Victorian Labor slumps in Resolve poll but still in winning position; Labor failure on upper house reform comes back to bite
- Written by Adrian Beaumont, Election Analyst (Psephologist) at The Conversation; and Honorary Associate, School of Mathematics and Statistics, The University of Melbourne
The Victorian state election is on Saturday with polls closing at 6pm AEDT. There are 88 single-member lower house seats with members elected by preferential voting, and 40 upper house seats in eight five-member electorates.
A Resolve poll for The Age, conducted November 16-20 from a sample of about 1,000, gave Labor a 53-47 lead, a six-point gain for the Coalition since late October. Primary votes were 36% Labor (down two), 36% Coalition (up five), 10% Greens (down two), 6% independents (down six) and 12% others (up six).
I believe Resolve is now using actual ballot papers in all lower house seats (as this poll was conducted after nominations closed on November 11). As prominent independents are not running in every seat, the independent vote crashed while the “others” vote surged. The Greens may be losing votes to Animal Justice.
Read more: Two Victorian polls have large Labor leads 12 days before election; US Democrats hold Senate at midterms
Labor Premier Daniel Andrews continued to lead the Liberals’ Matthew Guy as preferred premier by 48-34 (49-29 in October), but this was Guy’s highest rating in Resolve polls.
A 53-47 statewide two party win for Labor would still be a clear victory for them in the lower house, but there are two worries for Labor: the prospect of further narrowing in the final week, and the preferences of the 12% others. It’s plausible most of the others dislike Andrews.
Labor’s failure to reform upper house allows ‘preference whisperer’ to flourish
There has been recent media attention on the anti-democratic group voting ticket (GVT) system used to elect Victoria’s upper house after the leaking of the video below in which preference whisperer Glenn Druery brags about his influence.
As I have said before, Victorian Labor has been in government for eight years, but made absolutely no attempt to reform the upper house system by axing GVT. Druery would have no influence if above the line voters were able to direct their own preferences.
After reforms made in the last seven years in other jurisdictions, Victoria is now the only Australian jurisdiction that still uses GVT for above the line votes. At the May federal election, Victorian votes for the Senate were allocated according to voter-directed above the line and below the line preferences.
Read more: How Victorian Labor's failure on upper house electoral reform undermines democracy
At this election, the only way for voters to direct their own preferences is to number at least five boxes below the line. Numbering can continue beyond five, but five preferences are required for a formal vote.
Analyst Kevin Bonham said the Victorian Liberals have not pushed for the axing of GVT during the previous term, and so some blame for the current situation should go to them.
But even if the Liberals had firmly advocated scrapping GVT, Labor is the government and has a big majority in the lower house of the Victorian parliament.
Liberals change preference policy to ‘put Labor last’
Before the November 2010 Victorian state election, federal and state Liberal how to vote (HTV) cards recommended preferencing the Greens ahead of Labor. Since that election, the HTV cards have put Labor ahead of the Greens. But at this election, the Liberals will put Labor last in all seats.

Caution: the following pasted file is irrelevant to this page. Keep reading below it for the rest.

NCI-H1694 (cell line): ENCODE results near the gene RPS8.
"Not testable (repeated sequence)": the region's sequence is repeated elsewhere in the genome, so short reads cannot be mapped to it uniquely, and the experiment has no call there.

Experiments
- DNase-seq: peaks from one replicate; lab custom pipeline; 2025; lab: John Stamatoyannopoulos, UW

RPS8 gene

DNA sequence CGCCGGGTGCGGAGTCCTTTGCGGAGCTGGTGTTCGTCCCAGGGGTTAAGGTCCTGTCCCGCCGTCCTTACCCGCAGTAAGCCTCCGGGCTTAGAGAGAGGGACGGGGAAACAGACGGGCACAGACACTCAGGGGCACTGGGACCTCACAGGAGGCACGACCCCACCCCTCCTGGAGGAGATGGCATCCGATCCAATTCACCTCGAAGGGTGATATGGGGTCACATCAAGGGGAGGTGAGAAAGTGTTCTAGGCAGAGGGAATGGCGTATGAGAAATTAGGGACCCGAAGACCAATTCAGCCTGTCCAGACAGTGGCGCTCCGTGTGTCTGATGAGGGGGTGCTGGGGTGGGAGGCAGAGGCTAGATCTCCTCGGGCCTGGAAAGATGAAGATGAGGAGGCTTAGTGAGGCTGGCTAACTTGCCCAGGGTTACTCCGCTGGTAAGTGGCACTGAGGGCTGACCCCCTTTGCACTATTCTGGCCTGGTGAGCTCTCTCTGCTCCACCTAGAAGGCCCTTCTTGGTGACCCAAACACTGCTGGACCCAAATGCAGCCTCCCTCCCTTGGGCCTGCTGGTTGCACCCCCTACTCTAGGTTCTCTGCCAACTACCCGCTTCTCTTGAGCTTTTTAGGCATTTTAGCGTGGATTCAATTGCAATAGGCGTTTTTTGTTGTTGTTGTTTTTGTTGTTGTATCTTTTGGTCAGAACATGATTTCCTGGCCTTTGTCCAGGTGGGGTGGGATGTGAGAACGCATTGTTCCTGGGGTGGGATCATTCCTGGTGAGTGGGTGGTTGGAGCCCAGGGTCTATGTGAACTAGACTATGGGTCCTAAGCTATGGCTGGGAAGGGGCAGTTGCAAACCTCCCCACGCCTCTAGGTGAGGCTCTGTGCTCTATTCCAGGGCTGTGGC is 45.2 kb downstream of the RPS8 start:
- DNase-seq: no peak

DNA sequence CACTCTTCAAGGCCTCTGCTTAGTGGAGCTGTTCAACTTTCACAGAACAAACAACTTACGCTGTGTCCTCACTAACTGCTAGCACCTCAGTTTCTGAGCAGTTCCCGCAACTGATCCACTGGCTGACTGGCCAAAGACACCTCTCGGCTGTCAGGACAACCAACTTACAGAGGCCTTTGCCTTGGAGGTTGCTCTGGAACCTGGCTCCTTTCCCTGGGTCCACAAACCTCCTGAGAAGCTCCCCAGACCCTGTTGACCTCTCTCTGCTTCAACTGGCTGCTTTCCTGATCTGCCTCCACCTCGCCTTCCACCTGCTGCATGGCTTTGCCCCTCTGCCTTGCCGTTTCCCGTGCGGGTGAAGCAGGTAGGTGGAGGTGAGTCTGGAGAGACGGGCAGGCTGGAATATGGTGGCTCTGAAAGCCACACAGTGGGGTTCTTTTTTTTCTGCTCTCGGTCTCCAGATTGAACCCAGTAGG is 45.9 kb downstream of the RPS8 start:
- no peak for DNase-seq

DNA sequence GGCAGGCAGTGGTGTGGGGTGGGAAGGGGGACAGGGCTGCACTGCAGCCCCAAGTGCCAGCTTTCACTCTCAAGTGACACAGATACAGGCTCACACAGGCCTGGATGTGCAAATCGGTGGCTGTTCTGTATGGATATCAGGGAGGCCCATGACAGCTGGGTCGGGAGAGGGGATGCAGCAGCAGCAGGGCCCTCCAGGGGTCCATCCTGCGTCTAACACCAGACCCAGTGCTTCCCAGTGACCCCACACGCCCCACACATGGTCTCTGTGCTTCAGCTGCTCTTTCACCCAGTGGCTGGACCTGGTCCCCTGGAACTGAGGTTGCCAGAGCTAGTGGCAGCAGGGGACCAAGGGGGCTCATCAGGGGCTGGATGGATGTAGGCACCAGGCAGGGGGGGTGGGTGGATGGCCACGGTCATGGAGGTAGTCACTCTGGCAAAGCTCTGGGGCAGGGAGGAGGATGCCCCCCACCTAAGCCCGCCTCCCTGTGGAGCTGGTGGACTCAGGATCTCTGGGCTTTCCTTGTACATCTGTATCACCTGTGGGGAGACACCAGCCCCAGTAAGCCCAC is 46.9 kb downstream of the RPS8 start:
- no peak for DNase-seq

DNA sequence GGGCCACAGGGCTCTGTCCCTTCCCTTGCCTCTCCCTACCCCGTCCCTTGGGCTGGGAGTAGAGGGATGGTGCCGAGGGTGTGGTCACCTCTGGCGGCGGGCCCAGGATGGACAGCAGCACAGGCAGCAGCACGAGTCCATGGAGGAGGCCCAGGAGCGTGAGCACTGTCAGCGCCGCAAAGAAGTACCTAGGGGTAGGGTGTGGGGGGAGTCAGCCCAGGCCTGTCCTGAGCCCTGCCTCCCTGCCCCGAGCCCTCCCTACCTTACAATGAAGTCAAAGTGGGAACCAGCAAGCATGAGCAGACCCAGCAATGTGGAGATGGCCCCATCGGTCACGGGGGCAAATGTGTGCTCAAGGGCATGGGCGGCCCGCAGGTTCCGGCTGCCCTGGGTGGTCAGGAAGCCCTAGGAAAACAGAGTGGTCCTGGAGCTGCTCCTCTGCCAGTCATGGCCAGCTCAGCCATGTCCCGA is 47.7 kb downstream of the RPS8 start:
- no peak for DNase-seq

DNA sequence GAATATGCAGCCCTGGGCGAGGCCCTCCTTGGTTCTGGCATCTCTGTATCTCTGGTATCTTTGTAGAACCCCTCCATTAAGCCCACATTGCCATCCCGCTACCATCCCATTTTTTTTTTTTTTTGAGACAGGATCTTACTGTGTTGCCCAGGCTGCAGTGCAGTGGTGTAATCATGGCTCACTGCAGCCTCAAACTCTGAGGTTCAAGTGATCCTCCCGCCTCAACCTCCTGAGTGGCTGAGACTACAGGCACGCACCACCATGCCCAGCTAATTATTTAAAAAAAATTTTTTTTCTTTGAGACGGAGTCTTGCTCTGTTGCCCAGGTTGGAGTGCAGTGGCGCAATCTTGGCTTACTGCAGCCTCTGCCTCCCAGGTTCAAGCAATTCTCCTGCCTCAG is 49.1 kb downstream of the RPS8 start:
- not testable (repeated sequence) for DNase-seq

ABC election analyst Antony Green said that in inner Melbourne federal Labor vs Greens contests, the Greens received an average of 82% of Liberal preferences before the November 2010 election, but Labor has since received an average 66% of Liberal preferences.
This change in Liberal HTV cards will assist the Greens in inner Melbourne seats at this state election. Green said they would likely win Northcote on favourable Liberal flows after losing it narrowly in 2018.
Guy says controversial Liberal won’t be in party room, but she’ll win a seat
Candidate nominations for the state election closed on November 11, and it is now too late to replace candidates on the ballot paper. Renee Heath is the lead Coalition candidate for the Eastern Victoria upper house region, and is a senior member of the conservative City Builders Church.
On Saturday, Guy said that Heath would not sit in the Liberal party room if elected. She will still almost certainly win, as this is a conservative-leaning region that gave the Coalition two seats, Labor two and the Shooters one at the 2018 election.
The only way to vote Coalition in Eastern Victoria without voting for Heath is to vote below the line for all Liberal and National candidates other than Heath.
Election in Narracan postponed after candidate’s death
The electoral commission announced on Monday that the election in the lower house seat of Narracan will be postponed after the death of Nationals’ candidate Shaun Gilchrist.
This means Saturday’s election will only be for 87 of the 88 lower house seats, with a supplementary election to be held later in Narracan. However, voters in Narracan will still be required to vote for the upper house. The Liberals won Narracan by 60.0-40.0 against Labor at the 2018 election.
Authors: Adrian Beaumont, Election Analyst (Psephologist) at The Conversation; and Honorary Associate, School of Mathematics and Statistics, The University of Melbourne
Read more https://theconversation.com/victorian-labor-slumps-in-resolve-poll-but-still-in-winning-position-labor-failure-on-upper-house-reform-comes-back-to-bite-194923